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Title: Selection of medical students in Singapore: A historical perspective
Authors: Tambyah, P.A. 
Keywords: Admission process
Hepatitis B
Medical attrition
Medical School selection
Issue Date: Jul-2005
Citation: Tambyah, P.A. (2005-07). Selection of medical students in Singapore: A historical perspective. Annals of the Academy of Medicine Singapore 34 (6) : 147C-151C. ScholarBank@NUS Repository.
Abstract: The selection of medical students in Singapore has been a contentious issue for more than 140 years. Initially, students were selected for Madras Medical College, the traditional source for medical officers in early Singapore, by a combination of an examination as well as an observed preceptor ship at the General Hospital. With the establishment of the medical school in Singapore in 1905, the selection criteria have been progressively refined over the years. These have included a baseline academic threshold, linguistic competence and performance at an interview. In the past, other criteria such as gender and political suitability were important but at the present, only hepatitis B virologic status is a limiting factor for otherwise qualified applicants. Singapore's Ministry of Health reports an attrition rate of 10% from our medical school. This poses a challenge as there are far more qualified applicants for medical school in Singapore than there are places. This is a worldwide problem and locally, attempts are being made to further refine the admission process to ensure that the community as a whole is best served by the future doctors we select.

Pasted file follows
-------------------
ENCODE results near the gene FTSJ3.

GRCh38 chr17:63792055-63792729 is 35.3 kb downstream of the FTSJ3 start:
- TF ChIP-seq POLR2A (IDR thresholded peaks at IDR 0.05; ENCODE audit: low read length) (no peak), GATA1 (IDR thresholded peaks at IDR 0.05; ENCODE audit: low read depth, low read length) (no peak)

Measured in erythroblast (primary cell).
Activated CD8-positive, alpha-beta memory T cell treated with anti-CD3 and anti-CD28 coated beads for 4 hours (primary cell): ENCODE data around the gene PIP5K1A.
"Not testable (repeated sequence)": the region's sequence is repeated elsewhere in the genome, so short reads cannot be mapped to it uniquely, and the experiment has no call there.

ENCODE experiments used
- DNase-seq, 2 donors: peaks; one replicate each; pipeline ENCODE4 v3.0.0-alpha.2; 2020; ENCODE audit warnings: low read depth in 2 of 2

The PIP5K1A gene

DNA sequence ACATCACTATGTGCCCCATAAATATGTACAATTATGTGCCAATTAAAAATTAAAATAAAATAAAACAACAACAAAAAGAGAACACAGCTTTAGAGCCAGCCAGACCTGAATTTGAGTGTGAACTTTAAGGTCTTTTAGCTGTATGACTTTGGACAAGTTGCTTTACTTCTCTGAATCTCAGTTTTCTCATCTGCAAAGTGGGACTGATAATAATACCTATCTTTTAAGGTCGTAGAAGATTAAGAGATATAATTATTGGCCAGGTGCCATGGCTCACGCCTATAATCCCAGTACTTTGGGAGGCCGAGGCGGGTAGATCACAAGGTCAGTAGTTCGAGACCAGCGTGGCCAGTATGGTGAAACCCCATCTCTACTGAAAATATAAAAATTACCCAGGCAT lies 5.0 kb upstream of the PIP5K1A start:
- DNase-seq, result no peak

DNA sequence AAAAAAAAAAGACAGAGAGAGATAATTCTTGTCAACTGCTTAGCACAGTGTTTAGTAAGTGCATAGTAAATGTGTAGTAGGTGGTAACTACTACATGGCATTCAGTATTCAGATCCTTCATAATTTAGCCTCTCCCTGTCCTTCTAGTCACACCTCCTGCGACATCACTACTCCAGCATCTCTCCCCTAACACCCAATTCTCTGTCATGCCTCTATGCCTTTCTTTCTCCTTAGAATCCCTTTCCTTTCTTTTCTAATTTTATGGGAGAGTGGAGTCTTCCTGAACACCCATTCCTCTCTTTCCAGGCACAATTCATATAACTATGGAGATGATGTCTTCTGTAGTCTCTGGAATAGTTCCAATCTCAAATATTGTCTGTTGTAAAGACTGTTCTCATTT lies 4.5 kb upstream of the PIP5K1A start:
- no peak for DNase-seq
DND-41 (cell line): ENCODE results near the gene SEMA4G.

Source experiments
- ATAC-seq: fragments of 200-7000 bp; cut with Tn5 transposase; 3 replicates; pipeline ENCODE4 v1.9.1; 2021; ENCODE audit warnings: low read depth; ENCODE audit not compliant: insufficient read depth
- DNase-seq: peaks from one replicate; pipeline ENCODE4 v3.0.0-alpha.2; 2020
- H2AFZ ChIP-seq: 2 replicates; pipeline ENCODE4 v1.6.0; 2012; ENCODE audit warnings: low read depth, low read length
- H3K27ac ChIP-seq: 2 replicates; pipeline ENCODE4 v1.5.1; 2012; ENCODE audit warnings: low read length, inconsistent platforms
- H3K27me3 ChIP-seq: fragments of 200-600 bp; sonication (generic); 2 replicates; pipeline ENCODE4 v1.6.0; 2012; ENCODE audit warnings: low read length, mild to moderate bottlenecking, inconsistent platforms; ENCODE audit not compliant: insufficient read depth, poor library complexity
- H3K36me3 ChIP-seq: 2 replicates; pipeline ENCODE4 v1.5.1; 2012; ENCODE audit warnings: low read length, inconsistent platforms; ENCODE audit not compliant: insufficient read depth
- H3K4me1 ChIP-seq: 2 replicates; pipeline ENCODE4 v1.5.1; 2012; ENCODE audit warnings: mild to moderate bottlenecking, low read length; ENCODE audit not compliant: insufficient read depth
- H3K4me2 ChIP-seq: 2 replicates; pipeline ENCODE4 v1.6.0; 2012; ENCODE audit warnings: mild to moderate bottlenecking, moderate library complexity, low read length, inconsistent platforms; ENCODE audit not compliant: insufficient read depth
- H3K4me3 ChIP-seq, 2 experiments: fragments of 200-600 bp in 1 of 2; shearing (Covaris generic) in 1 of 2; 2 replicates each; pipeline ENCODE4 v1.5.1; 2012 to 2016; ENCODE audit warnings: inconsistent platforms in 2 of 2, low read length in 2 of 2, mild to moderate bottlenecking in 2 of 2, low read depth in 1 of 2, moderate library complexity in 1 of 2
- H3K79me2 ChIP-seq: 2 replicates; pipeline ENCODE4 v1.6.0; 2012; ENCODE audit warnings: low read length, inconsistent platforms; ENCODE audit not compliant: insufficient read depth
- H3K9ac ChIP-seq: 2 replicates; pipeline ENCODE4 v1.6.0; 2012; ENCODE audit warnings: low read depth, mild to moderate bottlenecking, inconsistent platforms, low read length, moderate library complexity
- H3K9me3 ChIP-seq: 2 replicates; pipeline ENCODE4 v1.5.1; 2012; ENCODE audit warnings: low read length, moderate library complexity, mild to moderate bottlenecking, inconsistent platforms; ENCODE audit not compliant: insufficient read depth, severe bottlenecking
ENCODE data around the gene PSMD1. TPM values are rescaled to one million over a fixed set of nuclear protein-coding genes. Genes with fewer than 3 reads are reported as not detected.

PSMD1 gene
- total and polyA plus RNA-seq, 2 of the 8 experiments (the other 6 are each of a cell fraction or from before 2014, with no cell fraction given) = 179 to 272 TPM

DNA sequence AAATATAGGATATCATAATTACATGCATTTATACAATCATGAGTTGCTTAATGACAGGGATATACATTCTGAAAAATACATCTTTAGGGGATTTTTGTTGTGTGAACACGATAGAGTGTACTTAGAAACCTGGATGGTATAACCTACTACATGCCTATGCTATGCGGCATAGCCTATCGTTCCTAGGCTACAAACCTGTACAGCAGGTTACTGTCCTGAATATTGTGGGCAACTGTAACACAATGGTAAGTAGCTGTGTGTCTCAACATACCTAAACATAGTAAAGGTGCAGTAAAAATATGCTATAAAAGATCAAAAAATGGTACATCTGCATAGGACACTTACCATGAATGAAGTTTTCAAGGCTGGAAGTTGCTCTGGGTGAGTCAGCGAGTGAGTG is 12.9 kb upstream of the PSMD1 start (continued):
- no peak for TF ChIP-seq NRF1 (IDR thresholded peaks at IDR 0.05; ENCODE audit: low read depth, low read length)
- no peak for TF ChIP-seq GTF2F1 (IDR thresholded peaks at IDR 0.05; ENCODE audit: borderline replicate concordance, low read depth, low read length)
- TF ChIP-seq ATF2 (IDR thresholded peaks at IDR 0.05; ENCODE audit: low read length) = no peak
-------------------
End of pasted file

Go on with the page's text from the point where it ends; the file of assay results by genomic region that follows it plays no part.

Source Title: Annals of the Academy of Medicine Singapore
ISSN: 03044602
Appears in Collections:Staff Publications

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